"The term 'court' means any circuit court of this State. The making of an agreement described in Section 1 providing for arbitration in this State confers jurisdiction on the court to enforce the agreement under this Act and to enter judgment on an award thereunder." 710 ILCS 5/16 (West 1992).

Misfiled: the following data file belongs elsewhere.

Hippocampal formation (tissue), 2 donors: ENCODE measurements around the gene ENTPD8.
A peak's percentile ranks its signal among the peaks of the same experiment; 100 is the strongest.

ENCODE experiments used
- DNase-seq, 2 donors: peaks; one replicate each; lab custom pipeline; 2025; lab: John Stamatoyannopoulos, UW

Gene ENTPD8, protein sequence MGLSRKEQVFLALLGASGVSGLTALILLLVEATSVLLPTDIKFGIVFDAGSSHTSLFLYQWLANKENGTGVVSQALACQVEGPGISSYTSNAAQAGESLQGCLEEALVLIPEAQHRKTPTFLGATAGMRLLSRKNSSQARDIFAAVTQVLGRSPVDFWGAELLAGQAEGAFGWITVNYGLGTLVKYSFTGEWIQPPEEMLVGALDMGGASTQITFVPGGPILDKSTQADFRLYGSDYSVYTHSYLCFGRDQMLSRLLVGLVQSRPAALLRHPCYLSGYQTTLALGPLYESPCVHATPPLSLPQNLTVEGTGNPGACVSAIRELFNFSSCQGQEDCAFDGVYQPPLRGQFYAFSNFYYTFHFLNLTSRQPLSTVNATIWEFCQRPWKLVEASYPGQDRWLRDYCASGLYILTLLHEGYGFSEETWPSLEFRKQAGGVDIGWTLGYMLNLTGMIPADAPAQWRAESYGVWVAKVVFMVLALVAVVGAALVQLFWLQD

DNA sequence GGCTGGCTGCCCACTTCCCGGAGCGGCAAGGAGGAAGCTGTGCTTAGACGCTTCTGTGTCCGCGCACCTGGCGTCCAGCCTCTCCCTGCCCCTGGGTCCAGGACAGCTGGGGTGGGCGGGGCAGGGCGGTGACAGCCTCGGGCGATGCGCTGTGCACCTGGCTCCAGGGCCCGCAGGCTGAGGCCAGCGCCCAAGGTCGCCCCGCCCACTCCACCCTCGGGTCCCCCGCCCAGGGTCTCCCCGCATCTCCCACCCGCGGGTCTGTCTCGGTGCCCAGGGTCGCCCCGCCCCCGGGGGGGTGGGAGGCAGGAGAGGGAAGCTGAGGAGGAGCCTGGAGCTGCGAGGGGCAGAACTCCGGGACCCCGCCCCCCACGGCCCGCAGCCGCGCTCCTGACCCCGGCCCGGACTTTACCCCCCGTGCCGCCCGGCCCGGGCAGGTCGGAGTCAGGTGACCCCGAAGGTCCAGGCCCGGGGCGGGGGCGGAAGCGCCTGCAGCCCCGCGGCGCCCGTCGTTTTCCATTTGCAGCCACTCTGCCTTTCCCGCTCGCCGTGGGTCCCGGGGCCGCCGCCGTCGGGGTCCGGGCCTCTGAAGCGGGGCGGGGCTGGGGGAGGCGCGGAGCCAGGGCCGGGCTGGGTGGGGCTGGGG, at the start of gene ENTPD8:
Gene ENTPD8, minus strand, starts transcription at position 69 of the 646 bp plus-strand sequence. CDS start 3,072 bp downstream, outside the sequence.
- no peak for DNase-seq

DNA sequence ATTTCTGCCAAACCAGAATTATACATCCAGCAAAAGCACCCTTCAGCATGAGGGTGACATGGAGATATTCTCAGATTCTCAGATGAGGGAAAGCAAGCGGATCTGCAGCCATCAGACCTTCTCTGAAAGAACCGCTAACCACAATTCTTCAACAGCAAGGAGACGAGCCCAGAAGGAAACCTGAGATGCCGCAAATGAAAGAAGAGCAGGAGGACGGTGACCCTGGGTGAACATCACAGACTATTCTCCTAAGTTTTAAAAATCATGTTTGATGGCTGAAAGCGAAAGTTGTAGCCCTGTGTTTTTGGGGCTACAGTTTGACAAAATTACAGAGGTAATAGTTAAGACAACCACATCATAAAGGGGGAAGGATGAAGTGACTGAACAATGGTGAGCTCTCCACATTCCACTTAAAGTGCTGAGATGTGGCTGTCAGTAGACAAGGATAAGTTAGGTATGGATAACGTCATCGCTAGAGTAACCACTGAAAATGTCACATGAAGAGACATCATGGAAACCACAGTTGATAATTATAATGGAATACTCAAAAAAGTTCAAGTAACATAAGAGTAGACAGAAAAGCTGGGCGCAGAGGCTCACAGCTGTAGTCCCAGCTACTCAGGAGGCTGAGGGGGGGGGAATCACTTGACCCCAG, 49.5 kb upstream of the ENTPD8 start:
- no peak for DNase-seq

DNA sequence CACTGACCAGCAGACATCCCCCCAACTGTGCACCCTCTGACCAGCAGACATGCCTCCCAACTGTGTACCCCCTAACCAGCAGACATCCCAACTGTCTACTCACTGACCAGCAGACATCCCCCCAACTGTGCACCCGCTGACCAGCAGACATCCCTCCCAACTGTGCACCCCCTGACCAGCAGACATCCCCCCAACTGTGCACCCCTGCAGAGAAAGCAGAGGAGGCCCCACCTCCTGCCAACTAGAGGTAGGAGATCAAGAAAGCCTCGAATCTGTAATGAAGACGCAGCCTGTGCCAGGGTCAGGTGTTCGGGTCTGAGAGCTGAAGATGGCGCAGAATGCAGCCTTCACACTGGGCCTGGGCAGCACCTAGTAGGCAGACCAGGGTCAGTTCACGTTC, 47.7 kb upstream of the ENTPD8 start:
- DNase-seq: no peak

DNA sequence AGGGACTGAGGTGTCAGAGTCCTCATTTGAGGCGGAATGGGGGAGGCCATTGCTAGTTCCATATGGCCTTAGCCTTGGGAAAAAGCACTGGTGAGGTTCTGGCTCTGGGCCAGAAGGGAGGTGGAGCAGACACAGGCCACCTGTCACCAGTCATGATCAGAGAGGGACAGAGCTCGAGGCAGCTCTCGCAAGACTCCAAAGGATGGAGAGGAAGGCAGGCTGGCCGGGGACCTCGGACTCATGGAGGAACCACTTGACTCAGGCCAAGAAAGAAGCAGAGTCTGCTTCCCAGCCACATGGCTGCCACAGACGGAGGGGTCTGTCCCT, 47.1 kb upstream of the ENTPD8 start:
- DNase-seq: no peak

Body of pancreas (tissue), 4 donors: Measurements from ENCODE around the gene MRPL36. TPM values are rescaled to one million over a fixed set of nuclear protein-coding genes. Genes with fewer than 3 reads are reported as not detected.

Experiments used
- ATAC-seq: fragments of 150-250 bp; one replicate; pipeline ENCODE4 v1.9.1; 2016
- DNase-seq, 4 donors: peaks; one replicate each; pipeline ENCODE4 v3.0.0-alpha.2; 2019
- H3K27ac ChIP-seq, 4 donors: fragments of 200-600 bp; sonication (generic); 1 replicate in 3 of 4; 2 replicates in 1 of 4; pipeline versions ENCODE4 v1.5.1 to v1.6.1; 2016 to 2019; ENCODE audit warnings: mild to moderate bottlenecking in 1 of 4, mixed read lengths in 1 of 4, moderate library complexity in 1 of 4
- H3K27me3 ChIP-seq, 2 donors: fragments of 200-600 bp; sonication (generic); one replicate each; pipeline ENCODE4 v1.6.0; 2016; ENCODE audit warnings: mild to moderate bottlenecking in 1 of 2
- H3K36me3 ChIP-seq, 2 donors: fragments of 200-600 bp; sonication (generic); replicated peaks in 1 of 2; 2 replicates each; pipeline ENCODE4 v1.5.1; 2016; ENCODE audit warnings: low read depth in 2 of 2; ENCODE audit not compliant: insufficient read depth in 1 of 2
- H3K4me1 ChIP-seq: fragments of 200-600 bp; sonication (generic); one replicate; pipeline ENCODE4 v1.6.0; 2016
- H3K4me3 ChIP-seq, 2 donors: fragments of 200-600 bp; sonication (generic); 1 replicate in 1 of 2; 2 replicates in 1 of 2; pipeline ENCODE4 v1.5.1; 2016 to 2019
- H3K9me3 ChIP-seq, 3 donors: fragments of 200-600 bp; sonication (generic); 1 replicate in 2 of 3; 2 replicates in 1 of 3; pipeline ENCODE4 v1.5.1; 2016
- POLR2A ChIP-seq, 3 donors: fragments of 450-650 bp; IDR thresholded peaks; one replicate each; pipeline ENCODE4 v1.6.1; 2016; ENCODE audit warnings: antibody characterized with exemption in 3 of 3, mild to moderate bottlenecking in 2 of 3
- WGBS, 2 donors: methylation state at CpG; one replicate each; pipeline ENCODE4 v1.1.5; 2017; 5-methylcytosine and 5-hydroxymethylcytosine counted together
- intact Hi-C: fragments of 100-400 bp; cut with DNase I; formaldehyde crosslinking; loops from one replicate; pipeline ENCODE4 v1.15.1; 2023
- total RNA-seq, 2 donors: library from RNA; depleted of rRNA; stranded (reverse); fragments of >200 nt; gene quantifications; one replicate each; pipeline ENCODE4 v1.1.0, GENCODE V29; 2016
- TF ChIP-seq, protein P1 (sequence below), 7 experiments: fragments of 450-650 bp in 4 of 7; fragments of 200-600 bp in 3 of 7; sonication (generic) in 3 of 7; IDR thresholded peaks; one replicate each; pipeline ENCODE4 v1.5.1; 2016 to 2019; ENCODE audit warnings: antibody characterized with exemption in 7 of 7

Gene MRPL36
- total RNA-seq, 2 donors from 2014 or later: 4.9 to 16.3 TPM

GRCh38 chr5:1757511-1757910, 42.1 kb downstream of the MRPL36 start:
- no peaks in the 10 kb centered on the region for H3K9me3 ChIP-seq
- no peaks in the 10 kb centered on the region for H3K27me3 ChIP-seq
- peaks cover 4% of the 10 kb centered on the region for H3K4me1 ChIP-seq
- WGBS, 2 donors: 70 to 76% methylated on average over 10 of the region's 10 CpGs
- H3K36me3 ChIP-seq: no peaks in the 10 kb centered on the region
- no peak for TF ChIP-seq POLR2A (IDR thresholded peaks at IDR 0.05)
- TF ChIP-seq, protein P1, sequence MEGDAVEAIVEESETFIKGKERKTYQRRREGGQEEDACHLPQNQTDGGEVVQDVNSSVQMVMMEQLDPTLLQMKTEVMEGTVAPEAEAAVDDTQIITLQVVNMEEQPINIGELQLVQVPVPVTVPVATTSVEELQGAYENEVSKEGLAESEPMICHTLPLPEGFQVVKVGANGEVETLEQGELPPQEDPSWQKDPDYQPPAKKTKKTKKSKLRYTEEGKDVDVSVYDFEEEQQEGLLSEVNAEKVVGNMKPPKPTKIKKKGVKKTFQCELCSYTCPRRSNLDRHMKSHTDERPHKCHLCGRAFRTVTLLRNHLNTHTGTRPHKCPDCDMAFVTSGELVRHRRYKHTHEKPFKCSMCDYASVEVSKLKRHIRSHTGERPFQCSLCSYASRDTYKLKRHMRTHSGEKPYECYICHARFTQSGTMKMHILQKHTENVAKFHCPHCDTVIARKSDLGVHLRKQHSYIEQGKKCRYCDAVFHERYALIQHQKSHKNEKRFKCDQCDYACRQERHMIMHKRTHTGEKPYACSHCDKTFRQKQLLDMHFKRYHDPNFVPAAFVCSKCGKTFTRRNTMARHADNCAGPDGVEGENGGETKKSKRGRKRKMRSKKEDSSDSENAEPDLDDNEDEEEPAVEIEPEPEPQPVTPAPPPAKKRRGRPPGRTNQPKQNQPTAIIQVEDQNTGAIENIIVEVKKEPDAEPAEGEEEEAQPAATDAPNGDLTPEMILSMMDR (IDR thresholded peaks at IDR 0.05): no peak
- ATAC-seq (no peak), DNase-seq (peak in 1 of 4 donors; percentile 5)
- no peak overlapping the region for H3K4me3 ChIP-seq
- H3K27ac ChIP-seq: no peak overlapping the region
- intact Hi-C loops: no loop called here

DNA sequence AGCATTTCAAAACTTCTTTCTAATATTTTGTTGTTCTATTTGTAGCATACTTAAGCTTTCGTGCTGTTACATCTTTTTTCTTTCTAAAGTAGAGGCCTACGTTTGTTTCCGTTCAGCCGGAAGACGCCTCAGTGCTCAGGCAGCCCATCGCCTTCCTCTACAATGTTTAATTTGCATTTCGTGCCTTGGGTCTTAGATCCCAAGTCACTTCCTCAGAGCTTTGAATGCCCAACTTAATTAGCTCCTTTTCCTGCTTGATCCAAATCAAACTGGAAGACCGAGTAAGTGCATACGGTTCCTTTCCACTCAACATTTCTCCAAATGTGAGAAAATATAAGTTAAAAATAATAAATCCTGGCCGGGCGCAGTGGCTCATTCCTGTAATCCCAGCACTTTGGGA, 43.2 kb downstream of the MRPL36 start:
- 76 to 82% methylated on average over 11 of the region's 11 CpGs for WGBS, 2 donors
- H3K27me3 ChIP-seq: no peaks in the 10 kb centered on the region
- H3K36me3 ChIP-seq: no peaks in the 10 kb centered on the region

SouthShore asserts that the parties' agreement to arbitrate in Illinois expressed the parties' intent under the Act to have the agreement enforced in Illinois. SouthShore relies on Kress Corp. v. Edw. C. Levy Co., 102 Ill. App. 3d 264, 430 N.E.2d 593, 58 Ill. Dec. 561 (1981), to support its argument. In Kress, the parties agreed to arbitrate in Peoria, Illinois. Kress filed an action in Peoria, Illinois, to confirm the award, which the court affirmed. On appeal, Levy argued that the Federal Arbitration Act (9 U.S.C. § 1 et seq. (1976)), rather than the Illinois Uniform Arbitration Act, governed because the transaction between the parties involved interstate commerce. The court held that, although the underlying contract did not explicitly answer this question, both the conduct of the parties in petitioning for confirmation and moving to dismiss pursuant to the Illinois Uniform Arbitration Act, and the express agreement to arbitrate in the State of Illinois, implied that the parties agreed to submit their dispute to the law of Illinois as it applied to arbitration. Kress, 102 Ill. App. 3d at 268.